Drive Cares

The Most Dangerous Room in the House

Reduce the risk of accidents and injury in the bathroom

It’s hot and steamy. You’ve taken your glasses off. You’re barefoot, naked, and alone. Everywhere you step, you slip and slide. You’re surrounded by hard, slippery surfaces. It sounds like a scene from some strange, futuristic movie, but it’s actually what many older adults experience every day in their own bathrooms.

Make simple modifications to stay secure

It doesn’t require a lot of imagination to picture the hazards of the tub and shower. The floor is slick to begin with, and once it gets wet and covered with cleansers and conditioner, it can get as slippery as an ice rink. Add in the disorienting potential of heat, steam and reduced vision, and it’s easy to see why this is such a risky place for falls.

An easy first step to making the shower or tub safer is to cut down on the amount of slippery surface exposed. A secure bath mat is inexpensive and easy to use. Suction cups keep it from moving around in the shower, so it provides a secure surface, and also a bit of cushioning.

Grab on and stay steady

A University of Michigan study found that one-third of people aged 60 and older had difficulty getting in and out of the shower or tub. Many of these people tried to steady themselves by holding onto a towel rack or a shower door—neither of which is made to withstand that kind of weight and pressure. Relying on these kinds of makeshift supports day in and day out can weaken those structures and lead to exactly the kind of fall users are trying to avoid.

A @UMich study found 1/3 of people aged 60+ have trouble getting in & out of the shower/tub. #BathSafety Click To Tweet

Installing a simple set of grab bars in the shower or tub is a much better way to help anyone feel more confident moving around the tub or shower area. Drive makes traditionally-mounted grab bars, no-drill-installation grab bars, and even several models of  suction cup grab bars that can be moved from one bathroom to another or used while traveling.

The bathtub offers an additional problem—climbing over the edge of the tub itself can be difficult and presents a tripping hazard. A sturdy tub rail installs quickly and provides an easy-to use handle to prevent accidents while getting in or out of the bath.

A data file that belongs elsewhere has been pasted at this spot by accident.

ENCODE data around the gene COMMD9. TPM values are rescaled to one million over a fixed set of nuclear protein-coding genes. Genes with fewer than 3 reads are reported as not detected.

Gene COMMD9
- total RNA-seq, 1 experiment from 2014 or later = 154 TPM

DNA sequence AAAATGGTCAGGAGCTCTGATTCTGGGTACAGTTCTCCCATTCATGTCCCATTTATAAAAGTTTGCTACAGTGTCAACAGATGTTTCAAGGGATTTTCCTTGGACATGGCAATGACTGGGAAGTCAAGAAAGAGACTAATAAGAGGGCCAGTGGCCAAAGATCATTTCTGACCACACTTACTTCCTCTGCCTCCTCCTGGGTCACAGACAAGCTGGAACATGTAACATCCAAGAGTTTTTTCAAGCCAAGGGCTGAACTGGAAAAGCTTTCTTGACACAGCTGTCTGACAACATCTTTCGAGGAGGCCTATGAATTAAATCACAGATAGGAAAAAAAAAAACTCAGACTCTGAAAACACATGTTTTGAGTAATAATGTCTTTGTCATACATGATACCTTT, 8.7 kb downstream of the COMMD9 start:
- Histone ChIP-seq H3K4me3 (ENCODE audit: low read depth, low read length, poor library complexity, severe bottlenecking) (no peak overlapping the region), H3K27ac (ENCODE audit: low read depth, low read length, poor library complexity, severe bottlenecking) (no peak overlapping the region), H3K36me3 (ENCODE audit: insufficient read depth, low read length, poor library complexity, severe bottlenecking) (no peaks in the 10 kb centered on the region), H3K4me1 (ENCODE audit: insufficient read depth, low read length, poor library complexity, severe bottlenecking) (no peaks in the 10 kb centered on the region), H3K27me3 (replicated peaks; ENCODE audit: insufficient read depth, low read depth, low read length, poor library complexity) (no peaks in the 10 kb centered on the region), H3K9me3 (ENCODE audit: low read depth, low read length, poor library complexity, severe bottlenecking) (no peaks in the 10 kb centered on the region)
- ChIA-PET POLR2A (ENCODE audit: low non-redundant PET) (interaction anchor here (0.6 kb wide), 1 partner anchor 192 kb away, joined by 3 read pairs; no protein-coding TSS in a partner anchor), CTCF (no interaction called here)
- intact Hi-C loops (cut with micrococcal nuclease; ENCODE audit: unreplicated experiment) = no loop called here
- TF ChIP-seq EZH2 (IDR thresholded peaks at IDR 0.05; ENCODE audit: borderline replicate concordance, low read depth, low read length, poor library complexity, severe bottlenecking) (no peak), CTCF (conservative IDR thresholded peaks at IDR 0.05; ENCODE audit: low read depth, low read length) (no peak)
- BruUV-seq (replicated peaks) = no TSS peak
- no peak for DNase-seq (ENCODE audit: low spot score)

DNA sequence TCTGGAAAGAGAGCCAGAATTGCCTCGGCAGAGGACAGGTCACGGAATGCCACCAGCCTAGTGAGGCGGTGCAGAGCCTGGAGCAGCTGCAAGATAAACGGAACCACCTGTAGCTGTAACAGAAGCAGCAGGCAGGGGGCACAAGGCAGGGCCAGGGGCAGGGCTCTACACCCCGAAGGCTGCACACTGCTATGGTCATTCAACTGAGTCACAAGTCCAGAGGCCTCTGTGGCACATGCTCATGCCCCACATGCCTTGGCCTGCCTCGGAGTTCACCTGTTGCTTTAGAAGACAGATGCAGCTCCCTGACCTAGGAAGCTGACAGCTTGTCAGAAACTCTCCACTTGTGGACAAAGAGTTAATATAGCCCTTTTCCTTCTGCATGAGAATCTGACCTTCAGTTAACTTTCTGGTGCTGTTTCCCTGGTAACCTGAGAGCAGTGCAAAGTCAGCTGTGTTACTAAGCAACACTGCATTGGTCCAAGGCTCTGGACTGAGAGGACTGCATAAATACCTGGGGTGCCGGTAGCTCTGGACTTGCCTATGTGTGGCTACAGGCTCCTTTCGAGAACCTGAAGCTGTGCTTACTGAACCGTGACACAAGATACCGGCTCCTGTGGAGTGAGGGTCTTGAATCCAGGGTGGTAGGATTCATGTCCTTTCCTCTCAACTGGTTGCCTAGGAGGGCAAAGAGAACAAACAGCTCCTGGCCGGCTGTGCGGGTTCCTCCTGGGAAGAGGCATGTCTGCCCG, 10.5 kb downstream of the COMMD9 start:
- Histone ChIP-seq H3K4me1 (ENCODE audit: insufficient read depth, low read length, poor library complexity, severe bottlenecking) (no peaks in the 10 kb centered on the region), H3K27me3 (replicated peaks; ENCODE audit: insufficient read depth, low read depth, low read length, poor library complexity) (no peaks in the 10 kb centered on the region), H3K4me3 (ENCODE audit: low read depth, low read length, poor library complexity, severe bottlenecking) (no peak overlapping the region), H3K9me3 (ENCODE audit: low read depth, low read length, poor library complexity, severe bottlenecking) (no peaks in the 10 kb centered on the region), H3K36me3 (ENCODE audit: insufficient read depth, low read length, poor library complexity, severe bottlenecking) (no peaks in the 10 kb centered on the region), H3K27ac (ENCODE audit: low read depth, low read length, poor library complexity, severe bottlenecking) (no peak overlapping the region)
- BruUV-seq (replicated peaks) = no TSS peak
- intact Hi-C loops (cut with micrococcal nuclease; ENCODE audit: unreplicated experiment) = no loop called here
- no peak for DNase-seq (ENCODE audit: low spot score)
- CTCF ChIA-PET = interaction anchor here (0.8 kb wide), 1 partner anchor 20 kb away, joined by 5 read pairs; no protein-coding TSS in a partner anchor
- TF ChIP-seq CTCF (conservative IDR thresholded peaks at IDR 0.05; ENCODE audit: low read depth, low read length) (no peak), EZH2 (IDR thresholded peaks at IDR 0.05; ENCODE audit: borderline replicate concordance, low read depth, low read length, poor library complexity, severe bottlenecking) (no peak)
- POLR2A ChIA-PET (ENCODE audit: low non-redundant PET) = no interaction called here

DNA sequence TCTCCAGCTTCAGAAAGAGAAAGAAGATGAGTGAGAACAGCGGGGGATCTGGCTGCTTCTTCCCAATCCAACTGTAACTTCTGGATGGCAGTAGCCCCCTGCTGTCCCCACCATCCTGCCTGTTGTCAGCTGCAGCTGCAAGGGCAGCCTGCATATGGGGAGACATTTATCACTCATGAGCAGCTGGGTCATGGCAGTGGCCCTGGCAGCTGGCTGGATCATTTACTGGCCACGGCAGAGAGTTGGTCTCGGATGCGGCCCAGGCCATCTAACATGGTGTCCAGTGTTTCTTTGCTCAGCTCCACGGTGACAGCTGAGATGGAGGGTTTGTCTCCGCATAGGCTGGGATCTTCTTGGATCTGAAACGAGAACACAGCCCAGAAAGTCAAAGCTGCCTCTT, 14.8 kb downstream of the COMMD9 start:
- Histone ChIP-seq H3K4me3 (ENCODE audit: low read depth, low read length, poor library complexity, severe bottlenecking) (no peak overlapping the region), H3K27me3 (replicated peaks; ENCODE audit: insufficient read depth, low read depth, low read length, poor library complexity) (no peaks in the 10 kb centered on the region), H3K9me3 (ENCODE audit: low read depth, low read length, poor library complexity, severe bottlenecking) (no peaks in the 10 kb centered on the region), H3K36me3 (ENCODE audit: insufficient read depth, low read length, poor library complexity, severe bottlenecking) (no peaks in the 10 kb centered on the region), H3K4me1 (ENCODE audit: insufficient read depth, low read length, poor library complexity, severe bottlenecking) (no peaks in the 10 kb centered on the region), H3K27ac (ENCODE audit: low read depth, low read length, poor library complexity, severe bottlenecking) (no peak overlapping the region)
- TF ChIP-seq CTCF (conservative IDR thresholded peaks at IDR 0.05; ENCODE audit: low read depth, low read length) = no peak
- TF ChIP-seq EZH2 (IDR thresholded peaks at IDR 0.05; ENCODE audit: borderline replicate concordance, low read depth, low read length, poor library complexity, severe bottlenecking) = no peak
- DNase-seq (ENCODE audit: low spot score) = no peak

For people who use wheelchairs, getting in and out of the tub is a challenge, and can be dangerous even with assistance—especially when one is slippery and wet. A transfer bench makes this transition much safer and easier, providing a gradual and secure way to move from wheelchair to tub without having to climb.

Accidents can happen during the simple act of bathing, too. Many people find themselves getting lightheaded or dizzy during a hot shower or bath, which can lead to loss of balance. Falling anywhere is dangerous, but falling in the bathtub is even more so, because of the hard surfaces and the risk of loss of consciousness and drowning. One way to avoid this risk is by using a shower stool or bath bench and a handheld shower head with an extra-long hose. These accessories make it easy to get clean while staying seated and safe.

Make the toilet more user-friendly

Many people with mobility issues have a hard time squatting down and rising off a low toilet, which can be embarrassing at best. But the opportunity for falls resulting in head injuries from hitting counters, tile floors, or even the toilet itself is no laughing matter. Manufacturers have realized this concern and many toilets today are higher off the ground than those of the past. Since installing a new toilet is no small job, Drive makes raised toilet seats that securely increase the effective height of the seat and can be easily removed. Several models even have removable arms for additional security.

Keep your cool at the sink

It only takes a moment of distraction to accidentally turn on the hot water instead of the cold and get scalded. Older adults often do not feel the heat as quickly, so they can be slower to move away from scalding water, and burns can be particularly dangerous to people with diabetes or poor circulation. Make sure the hot and cold taps are clearly marked, and keep the water heater set no higher than 120 degrees. Lever-type controls are easier to operate than round handles, so consider changing yours while you’re doing other bathroom renovations.

Make sure floors and doors are clear

Tile floors can get extremely slippery when wet, and many people use loose cotton bath rugs that can become a trip hazard. When you shop for a bath rug, flip it over and make sure it has a rubber backing to keep it from sliding around. And when you find one you like, buy two, so you can have one in the wash and still have a safe option out on the floor.

One final piece of advice is to leave the door unlocked while you use the bathroom, and if you have a portable or mobile phone, bring it in and leave it in a dry but reachable place. With careful safety planning, you’re much less likely to need assistance, but if you ever do, you’ll be able to call someone and they’ll be able to get in and help more quickly.